ACCURACY OF QUARTERLY LABOUR PRODUCTIVITY ESTIMATES
A comparison of annual labour productivity estimates (figure 2) with the quarterly estimates (figure 1) shows the relative stability of the annual measure, with the peaks in the productivity cycle much easier to identify. The figure shows peaks occurring in 1984-85, 1993-94, 1998-99 and 2003-04 and although these peaks are still identifiable in the quarterly estimates, they are less clear. On a peak-to-peak basis, annual average growth in labour productivity is approximately the same irrespective of whether annual or quarterly data are used.
Figure 3 shows the quarterly fluctuations in labour productivity. From the chart it appears that volatility in labour productivity is declining. Quarterly movements can be as high as 10% in the original data, but they are still as much as 2% in trend terms. One of the reasons behind the volatility is that the components of labour productivity, GDP and employment are independent of each other and reflect their own seasonality. This means that these movements will be exacerbated in the labour productivity estimates, creating a highly volatile series.
Figure 3 also shows that seasonal factors can vary considerably, both in the short and long term. The apparent reduction in seasonality in labour productivity since 1978-79 may be a reflection of the changing composition of the Australian economy. Highly seasonal industries such as Agriculture and Retail represent a smaller proportion of GDP than previously, while other industries with different seasonal patterns such as Construction and Mining have become more important. This could be seen as one reason for the decline in volatility. Another reason for the reduction in volatility over time is that there is greater consistency between the constituent series due to better data and measurement techniques toward the end of the series.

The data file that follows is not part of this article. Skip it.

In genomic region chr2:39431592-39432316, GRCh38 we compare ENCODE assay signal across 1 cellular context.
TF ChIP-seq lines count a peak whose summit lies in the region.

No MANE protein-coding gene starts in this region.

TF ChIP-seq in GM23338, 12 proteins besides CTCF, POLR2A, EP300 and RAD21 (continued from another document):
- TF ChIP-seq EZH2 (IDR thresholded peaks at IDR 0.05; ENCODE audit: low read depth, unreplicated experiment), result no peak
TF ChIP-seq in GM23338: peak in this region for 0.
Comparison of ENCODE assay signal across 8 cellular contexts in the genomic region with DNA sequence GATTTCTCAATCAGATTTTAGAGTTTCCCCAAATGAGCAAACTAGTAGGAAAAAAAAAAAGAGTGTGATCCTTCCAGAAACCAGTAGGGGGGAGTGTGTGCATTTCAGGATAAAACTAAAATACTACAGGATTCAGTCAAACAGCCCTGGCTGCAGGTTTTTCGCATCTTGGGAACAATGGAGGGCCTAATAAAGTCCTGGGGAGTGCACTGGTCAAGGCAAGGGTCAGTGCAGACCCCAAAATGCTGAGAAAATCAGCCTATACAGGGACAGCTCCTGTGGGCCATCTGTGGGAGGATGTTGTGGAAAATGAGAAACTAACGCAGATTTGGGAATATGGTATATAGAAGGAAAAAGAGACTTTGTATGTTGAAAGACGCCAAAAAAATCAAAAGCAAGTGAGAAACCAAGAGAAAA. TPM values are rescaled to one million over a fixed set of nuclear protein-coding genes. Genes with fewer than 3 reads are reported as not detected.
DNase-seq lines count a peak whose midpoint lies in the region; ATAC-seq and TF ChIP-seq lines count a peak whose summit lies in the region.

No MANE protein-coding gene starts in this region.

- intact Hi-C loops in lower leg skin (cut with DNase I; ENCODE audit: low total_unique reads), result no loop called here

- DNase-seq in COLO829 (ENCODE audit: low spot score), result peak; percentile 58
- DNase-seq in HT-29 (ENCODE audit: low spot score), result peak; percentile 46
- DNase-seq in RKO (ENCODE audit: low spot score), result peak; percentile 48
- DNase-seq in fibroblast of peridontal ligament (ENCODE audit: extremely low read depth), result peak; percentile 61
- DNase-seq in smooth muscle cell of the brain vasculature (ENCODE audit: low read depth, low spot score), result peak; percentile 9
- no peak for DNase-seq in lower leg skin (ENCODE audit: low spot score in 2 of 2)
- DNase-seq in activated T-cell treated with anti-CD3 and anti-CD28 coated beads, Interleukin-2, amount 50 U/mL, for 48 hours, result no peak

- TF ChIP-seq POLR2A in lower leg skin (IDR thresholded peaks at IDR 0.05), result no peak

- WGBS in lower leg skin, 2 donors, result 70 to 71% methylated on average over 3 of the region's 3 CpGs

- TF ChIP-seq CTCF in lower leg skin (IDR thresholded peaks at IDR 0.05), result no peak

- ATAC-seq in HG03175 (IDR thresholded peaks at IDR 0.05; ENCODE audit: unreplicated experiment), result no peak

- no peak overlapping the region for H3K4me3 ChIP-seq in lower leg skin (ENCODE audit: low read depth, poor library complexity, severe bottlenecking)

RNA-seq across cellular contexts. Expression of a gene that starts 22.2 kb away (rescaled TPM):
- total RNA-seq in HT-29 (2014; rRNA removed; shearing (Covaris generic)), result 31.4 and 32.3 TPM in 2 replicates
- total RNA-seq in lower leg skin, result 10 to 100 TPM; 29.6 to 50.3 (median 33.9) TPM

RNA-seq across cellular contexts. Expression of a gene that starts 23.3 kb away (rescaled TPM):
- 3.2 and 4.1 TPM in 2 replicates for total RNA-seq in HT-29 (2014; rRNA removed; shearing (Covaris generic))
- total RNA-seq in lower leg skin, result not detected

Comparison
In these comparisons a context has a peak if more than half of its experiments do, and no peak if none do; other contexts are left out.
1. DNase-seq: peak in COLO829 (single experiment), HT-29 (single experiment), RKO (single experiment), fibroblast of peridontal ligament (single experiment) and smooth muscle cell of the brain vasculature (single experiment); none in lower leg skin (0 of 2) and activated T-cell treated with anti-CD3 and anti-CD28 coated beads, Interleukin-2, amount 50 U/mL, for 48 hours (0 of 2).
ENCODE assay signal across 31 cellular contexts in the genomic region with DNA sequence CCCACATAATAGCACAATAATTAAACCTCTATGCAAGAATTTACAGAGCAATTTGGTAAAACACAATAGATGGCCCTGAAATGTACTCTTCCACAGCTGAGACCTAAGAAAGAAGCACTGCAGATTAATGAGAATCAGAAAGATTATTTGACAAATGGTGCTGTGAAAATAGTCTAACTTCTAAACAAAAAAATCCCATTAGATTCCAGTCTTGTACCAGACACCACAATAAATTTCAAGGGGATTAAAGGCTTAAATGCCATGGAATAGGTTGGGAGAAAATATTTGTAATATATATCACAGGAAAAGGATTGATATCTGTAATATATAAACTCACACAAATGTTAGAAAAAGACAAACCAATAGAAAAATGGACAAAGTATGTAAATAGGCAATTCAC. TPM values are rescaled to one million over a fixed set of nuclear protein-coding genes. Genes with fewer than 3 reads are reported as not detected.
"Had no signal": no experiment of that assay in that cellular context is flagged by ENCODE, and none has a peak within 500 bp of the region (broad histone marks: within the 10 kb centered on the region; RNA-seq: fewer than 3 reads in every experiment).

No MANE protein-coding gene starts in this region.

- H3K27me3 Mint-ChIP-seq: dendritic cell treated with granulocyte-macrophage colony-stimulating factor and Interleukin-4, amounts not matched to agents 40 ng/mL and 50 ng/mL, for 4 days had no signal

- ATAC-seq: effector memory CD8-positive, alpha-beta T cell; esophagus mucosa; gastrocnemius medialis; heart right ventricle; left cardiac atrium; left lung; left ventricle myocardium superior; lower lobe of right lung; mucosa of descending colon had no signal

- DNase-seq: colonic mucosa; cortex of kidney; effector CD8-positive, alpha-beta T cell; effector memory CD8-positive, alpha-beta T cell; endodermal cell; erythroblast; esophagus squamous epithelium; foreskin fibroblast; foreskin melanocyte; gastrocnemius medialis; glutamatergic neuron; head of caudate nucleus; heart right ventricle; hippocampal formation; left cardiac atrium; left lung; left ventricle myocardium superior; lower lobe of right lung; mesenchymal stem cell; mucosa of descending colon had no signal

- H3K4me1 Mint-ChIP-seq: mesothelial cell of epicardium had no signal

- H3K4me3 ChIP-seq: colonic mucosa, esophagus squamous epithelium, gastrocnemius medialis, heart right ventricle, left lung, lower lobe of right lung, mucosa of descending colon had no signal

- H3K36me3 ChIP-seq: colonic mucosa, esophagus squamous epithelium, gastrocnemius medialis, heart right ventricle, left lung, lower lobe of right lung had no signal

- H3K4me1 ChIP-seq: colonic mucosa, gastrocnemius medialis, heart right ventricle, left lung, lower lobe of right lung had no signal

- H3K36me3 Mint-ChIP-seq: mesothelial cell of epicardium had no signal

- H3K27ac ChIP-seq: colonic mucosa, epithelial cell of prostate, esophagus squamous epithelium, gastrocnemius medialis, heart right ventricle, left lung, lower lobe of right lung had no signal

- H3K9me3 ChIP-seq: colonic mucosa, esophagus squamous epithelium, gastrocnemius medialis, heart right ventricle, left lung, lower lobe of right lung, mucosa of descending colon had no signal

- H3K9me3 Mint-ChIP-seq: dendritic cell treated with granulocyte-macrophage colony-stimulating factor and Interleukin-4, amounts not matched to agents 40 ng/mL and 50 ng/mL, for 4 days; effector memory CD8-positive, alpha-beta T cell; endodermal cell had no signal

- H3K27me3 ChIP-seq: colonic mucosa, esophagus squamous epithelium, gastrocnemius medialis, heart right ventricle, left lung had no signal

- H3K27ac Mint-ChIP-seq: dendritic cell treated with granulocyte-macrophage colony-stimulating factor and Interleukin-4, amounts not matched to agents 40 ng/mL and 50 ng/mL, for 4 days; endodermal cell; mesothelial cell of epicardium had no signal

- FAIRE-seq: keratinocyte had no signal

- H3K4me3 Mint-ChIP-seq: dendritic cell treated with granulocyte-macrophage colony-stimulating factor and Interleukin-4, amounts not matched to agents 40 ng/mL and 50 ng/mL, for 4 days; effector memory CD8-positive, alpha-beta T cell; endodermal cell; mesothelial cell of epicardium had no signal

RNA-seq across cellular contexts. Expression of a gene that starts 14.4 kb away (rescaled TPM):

There are also other issues concerning the accuracy of labour productivity because of potential revisions to published estimates. For instance, as more comprehensive data become available, revisions to GDP or hours worked may occur and these impact on labour productivity. One recent example was the changes to hours worked estimates with revisions back to 2001. This had the effect of changing some estimates of labour productivity growth by as much as 0.2%.
Measuring improvements in underlying technical efficiency, which is the normal aim of productivity analysis, is better achieved using MFP. MFP is conceptually better for analysing underlying growth in productivity as it takes into account all factor inputs, rather than just labour. MFP is not available on a quarterly basis because capital services are not available on a quarterly basis. It is therefore less timely than quarterly labour productivity estimates. This means that growth in labour productivity may reflect changes in capital intensity, which needs to be incorporated into any analysis of the estimates.
Further information on this article may be obtained by contacting Paul Roberts, National Accounts Branch on (02) 6252 5360 or email <firstname.lastname@example.org>.
Eldridge LP, Manser ME and Otto PF, (2005) U.S. Quarterly Productivity Measures: Uses and Methods, U.S. Bureau of Labor Statistics
(a) MFP is published in the Australian System of National Accounts (cat.no.5204.0) on an annual basis.